In case you haven’t noticed, I have a book coming out next week. But how could you not notice? I’ve been hyping it on social media, in a monthly newsletter, and every other way I can think of.
And let me tell you, it feels strange to be doing that. Of course I’m thrilled that my memoir, Mango Rash: Coming of Age in the Land of Frangipani and Fanta, (see what I just did there?) is being published, and of course I want to tell the world about it. But the transition from writer to author to book promoter is not a natural one.
We writers tend to be introverts—recluses, even—content to hole up in our writing studios for hours on end, encountering no one except the characters we put on the page. When we venture out into the world, it’s often as observers, absorbing details and mentally recording conversations. If someone asks what we’re working on, we answer in the haziest terms: “Oh, ummmm, a (mumble-mumble) coming-of-age memoir set on a (stutter-stutter) tropical island.”
But that all changes once we become authors, or even aspiring authors. Then we have to hone a new set of skills, promoting our books with spiels of various lengths: the logline, the elevator pitch, the face-to-face pitch, the book talk, and so on, not to mention creating web sites, blogs, newsletters, and press kits.
I got a preview of this process when I shifted from being a journalist to working for a university news service some twenty years ago. A big part of my new job was writing about interesting research, just as I’d done as a science journalist. But another big part was promoting that research, in hopes of getting news coverage. In short, I became what we journalists disparagingly called a flack.
And that, at first, felt icky. Just now I looked up synonyms for “flack” and among the results was “pain in the neck.” That’s exactly what I felt like when I had to cold-call journalists—former colleagues among them—and try to convince them to write about the researchers whose work I sought to publicize.
Over time, I grew more comfortable in that role, mainly because the research I promoted was so worthwhile, and the scientists whose work it was were so grateful for my efforts, and because even the most jaded journalists appreciated receiving lucid explanations of arcane scientific points.
But now I’m not championing life-changing technological advances or life-saving medical findings or paradigm-shifting discoveries. I’m promoting my own book, a book that’s all about me.
So everything I’m doing—and will be doing for the next several months or longer—feels like nothing short of shameless self-promotion. Never mind that every book and article I’ve read about book publishing and marketing says this is exactly what authors need to do. And never mind that, given my university PR experience, I don’t totally suck at it. In fact I kind of enjoy doing the work—until I remember that it’s ME I’m boosting. Then it feels . . . icky.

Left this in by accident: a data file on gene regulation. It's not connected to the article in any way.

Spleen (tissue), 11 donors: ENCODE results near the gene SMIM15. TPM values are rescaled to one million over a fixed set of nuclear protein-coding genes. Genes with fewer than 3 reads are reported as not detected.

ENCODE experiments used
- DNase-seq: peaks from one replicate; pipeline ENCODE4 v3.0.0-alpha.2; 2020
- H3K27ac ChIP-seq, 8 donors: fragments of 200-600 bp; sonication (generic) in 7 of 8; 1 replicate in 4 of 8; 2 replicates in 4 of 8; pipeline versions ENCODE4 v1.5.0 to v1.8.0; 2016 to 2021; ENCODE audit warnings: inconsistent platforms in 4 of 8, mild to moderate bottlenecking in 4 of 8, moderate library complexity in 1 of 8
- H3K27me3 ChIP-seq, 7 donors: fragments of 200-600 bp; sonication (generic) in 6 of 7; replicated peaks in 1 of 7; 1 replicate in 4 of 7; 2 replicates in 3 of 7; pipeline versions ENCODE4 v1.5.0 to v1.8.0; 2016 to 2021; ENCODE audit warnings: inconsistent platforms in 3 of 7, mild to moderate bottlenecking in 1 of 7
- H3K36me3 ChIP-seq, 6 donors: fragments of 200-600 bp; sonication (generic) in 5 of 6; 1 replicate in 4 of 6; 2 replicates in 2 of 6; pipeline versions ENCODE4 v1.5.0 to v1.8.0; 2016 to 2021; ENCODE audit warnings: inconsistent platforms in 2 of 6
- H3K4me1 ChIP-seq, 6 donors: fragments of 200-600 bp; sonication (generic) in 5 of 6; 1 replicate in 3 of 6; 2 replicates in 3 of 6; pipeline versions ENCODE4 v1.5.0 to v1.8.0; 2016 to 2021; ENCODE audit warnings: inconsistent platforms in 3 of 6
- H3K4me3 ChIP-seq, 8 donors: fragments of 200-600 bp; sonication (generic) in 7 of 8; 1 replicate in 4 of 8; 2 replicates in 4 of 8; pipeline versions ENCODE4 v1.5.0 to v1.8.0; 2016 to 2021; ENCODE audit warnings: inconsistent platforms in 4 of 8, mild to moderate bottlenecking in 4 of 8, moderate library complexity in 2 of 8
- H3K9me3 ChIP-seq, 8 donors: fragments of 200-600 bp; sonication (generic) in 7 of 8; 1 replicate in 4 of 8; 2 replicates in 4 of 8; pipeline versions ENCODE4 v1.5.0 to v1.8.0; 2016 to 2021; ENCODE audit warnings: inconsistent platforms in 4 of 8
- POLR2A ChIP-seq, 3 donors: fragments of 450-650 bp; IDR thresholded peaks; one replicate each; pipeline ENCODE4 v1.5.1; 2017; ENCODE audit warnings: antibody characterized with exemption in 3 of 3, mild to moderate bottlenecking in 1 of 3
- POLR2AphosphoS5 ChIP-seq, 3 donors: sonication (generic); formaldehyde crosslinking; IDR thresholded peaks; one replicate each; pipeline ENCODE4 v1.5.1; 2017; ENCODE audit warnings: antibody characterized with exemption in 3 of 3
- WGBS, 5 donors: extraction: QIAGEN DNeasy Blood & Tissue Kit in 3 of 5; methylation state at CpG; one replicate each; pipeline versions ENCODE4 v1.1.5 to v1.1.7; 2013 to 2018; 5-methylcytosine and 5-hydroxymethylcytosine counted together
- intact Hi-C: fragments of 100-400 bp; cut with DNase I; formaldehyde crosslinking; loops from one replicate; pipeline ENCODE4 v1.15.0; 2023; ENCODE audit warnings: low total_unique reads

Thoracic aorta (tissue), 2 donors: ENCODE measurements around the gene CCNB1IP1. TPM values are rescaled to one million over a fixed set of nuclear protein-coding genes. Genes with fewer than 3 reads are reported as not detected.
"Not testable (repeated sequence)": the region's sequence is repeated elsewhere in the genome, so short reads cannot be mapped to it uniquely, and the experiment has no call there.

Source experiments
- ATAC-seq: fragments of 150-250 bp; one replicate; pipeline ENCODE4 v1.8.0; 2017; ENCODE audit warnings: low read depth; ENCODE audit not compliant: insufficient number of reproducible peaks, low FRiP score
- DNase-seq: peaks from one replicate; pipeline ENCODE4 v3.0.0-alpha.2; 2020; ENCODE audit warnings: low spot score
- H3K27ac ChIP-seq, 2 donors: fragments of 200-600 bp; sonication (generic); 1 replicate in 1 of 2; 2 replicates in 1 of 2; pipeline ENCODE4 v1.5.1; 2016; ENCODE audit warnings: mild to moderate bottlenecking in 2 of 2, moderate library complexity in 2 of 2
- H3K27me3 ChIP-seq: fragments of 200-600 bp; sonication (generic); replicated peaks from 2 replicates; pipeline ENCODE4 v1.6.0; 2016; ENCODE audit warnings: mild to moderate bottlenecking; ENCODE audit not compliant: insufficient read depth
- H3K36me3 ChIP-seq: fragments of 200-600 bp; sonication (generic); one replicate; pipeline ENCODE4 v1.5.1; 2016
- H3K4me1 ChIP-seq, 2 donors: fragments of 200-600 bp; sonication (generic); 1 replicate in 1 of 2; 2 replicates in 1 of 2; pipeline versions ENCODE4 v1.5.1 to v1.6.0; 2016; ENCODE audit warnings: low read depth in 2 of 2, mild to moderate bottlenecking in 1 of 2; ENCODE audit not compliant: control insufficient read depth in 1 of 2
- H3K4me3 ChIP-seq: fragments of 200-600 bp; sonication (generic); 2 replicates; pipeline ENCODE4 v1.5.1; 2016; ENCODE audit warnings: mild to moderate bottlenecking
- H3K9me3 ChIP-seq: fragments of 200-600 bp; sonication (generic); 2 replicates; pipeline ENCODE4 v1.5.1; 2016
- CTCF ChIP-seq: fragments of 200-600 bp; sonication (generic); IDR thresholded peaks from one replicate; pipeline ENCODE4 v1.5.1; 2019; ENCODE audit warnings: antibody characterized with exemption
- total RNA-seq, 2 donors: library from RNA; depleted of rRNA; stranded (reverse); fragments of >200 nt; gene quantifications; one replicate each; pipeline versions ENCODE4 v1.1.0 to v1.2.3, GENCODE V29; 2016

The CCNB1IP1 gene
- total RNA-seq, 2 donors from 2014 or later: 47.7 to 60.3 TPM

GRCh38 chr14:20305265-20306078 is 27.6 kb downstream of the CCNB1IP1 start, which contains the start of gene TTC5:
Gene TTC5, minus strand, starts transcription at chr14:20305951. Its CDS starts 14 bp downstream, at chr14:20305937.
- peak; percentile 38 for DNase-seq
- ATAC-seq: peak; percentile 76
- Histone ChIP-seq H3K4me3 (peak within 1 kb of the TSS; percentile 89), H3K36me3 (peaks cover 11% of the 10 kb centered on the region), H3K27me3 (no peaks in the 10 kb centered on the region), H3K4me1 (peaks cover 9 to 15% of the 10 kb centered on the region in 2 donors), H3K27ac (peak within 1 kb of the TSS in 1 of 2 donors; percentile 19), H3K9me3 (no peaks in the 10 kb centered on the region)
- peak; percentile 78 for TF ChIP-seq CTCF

To counteract the ick, I’ve come up with a few practices that at least make me feel a little less self-absorbed:
Summer came, and summer went, and just after Labor Day, Ray and I looked at each other and said, "Hey, we forgot to take a vacation."
Well, we didn't exactly forget. We just, you know, had stuff to do. So much stuff we thought, Get away? Oh, we couldn't possibly!
But have you noticed? Whenever you find yourself thinking, I couldn't possibly, that's exactly when you really, really need to.
So in spite of to-do lists, appointments, and other obligations, we found a stretch of blank spaces on our calendars, booked a campsite at Tahquamenon Falls State Park in Michigan's Upper Peninsula, packed up the RV, and headed north.
For six days, we hiked on wooded trails, cooked on the grill, took photos, read books, and drank Alaskan Amber by the campfire. Wait, you're saying, aren't those all things you can do at home in Newaygo?
Right you are. We can do all those things at home, and often do. The difference was, for those six days in the U.P., there was nothing else to do. No phone, no internet, no domestic duties, no book launch details to attend to. Plus, views of rushing rapids and cascading waterfalls.
As a result, we truly relaxed for the first time in months, so deeply we couldn't even remember what we'd be obsessing about if we weren't too relaxed to obsess.
Of course, once we were back home, it took about a millisecond for realities and responsibilities to assert themselves. But somehow, even two weeks later, some of that getaway serenity has stayed with me. I'm back in to-do mode, but with a mellower mindset. And when I start to drift back into frenzy, all I have to do is look at photos from the trip to reset my calm-down button.
Care to join me?
Written from the heart,
from the heart of the woods
Read the introduction to HeartWood here.
Nan Sanders Pokerwinski, a former journalist, writes memoir and personal essays, makes collages and likes to play outside. She lives in West Michigan with her husband, Ray.